Cruise Lines and Negligence in Maritime and Admiralty Law
Carnival cruise line has recently been under intense media scrutiny, following an engine room fire that knocked out power and caused one of their vessels to float at sea for five days. Cruise ship vacations are a booming industry with an estimated 16 million passengers sailing onboard in 2011. The Port of Seattle in Washington State has seen over 800,000 passengers in each of the last five years. Supply is having a hard time keeping up with demand. The increasing amount of passenger vessels are matched by a growing number of accidents and injuries that occur as a result of the cruise line's or cruise line employees' negligence.
Under general maritime law, ships must provide their passengers with "reasonable care under the circumstances". Cruise ship tickets may successfully limit the jurisdiction or time to file a claim, but they cannot completely remove liability for negligence that stems from the actions of a crew member or the cruise company. (See Carnival Cruise Lines, Inc. v. Shute, 499 U.S. 585 (1990) and Johnson v. Royal Caribbean Cruises, Ltd., 802 F. Supp. 2d 1316, (S.D. Fla., 2011).)
In order to hold a cruise line liable for an injury, an injured passenger must show that the cruise line was negligent. In Morris v. Princess Cruises, Inc., 236 F.3d 1061, 1070 (9th Cir. 2001) the court established that to recover for negligence, a plaintiff must establish: (1) duty; (2) breach; (3) causation; and (4) damages. In that case, the passenger filed a wrongful death action for her husband. The husband contracted pneumonia while on a trip from Athens to Bombay. Because of his prior history of heart disease, the ship's doctor recommended that he be taken to a land-based Intensive Care Unit either by docking at the nearest port or by helicopter evacuation.
The woman contacted medical care through their own insurer who sent a doctor that advised the couple to stay in Bombay, India instead of flying her husband to Singapore. The doctor provided inadequate care and services for the husband while the woman was assaulted and robbed at the hotel the insurance company arranged. The husband managed to improve at a facility, but ultimately died after a massive heart attack during a surgical procedure. The court, analyzing the wife's claims, stated that she failed to show that Princess cruise caused or could have caused her husband's complications that resulted in his death.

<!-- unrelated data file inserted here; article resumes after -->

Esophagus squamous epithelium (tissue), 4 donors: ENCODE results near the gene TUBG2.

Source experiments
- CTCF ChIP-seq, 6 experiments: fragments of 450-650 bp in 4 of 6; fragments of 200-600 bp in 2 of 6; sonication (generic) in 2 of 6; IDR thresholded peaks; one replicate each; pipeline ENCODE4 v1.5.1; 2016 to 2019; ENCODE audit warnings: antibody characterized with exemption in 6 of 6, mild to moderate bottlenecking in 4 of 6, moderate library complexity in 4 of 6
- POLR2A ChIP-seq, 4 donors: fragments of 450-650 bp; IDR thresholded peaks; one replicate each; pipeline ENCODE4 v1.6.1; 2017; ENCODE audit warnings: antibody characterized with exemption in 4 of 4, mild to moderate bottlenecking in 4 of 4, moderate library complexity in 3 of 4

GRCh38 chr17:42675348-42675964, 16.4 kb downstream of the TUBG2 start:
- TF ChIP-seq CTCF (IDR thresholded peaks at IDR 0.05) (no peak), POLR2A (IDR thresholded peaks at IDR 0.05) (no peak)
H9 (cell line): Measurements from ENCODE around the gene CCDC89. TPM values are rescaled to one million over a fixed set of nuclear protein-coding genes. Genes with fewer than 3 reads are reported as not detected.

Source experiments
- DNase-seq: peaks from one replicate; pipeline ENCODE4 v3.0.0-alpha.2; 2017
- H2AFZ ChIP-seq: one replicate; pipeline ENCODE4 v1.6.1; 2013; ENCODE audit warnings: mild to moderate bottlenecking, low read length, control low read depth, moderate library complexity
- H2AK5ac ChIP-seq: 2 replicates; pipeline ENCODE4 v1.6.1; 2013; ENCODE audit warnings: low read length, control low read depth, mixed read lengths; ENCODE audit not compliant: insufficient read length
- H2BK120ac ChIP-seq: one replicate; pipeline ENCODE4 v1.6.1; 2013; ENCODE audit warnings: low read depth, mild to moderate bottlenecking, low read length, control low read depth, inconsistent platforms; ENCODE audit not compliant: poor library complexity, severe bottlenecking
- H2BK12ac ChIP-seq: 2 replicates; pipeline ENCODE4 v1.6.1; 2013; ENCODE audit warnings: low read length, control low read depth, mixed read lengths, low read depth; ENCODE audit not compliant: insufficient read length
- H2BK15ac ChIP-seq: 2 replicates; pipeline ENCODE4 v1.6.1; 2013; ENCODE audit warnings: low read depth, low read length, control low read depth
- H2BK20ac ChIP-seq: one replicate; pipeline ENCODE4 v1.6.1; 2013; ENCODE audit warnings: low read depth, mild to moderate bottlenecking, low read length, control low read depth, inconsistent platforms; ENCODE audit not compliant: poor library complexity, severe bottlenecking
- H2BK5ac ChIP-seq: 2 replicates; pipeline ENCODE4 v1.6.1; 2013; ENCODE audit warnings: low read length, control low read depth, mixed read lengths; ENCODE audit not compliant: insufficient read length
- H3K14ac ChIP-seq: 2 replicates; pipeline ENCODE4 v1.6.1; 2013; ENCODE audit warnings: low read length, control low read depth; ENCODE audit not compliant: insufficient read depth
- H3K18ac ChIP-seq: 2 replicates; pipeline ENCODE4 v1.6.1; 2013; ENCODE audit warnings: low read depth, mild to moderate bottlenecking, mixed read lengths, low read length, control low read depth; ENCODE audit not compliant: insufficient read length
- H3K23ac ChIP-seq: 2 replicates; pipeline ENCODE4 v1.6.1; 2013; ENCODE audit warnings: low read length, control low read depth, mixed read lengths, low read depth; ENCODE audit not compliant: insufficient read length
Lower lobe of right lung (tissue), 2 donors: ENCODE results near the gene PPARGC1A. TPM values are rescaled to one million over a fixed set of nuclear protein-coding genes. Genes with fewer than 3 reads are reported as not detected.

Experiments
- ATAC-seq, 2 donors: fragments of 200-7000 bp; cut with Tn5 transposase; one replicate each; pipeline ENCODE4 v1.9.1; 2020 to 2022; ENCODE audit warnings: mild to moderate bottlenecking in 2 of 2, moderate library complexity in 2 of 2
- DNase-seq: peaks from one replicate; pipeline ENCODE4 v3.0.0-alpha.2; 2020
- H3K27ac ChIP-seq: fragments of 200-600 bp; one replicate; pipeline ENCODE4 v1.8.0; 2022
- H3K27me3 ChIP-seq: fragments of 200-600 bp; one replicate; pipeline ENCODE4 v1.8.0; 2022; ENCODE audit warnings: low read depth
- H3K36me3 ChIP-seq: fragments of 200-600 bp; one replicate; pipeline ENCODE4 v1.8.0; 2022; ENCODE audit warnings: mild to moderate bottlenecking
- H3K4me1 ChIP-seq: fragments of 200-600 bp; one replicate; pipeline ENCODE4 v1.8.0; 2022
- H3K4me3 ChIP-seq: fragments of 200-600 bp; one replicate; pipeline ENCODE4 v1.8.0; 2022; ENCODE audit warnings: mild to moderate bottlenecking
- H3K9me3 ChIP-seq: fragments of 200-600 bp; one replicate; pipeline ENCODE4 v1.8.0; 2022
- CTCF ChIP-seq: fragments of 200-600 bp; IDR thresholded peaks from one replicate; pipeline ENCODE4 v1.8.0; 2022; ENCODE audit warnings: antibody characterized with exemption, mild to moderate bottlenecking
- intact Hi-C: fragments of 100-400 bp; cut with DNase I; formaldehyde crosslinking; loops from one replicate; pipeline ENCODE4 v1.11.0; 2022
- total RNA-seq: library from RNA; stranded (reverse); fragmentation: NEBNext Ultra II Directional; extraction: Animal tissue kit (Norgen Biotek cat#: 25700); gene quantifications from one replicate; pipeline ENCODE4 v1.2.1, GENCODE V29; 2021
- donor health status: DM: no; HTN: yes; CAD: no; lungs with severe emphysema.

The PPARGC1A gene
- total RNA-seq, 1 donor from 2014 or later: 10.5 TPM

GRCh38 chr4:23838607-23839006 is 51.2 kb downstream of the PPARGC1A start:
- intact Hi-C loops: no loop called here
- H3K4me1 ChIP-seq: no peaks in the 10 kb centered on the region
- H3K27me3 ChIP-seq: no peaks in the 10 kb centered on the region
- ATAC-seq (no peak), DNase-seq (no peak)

While the wife was unable to succeed in her claim against Princess, this case illustrates the main considerations of an injured passenger would have when trying to hold a cruise line liable for their negligence. Insured passengers must be sure they follow the limitations on filing a claim so that their negligence suit can move forward. Jurisdiction is generally limited to a few venues, including Washington.
If you have been injured while on a cruise, contact Washington cruise accident attorneys Merriam & Webb so they can act quickly on your claim to ensure you meet the time restrictions. With over 50 years of experience practicing maritime and admiralty law, they know the best way to pursue your personal injury claim. For a free consultation, contact us online or call 877.800.1007.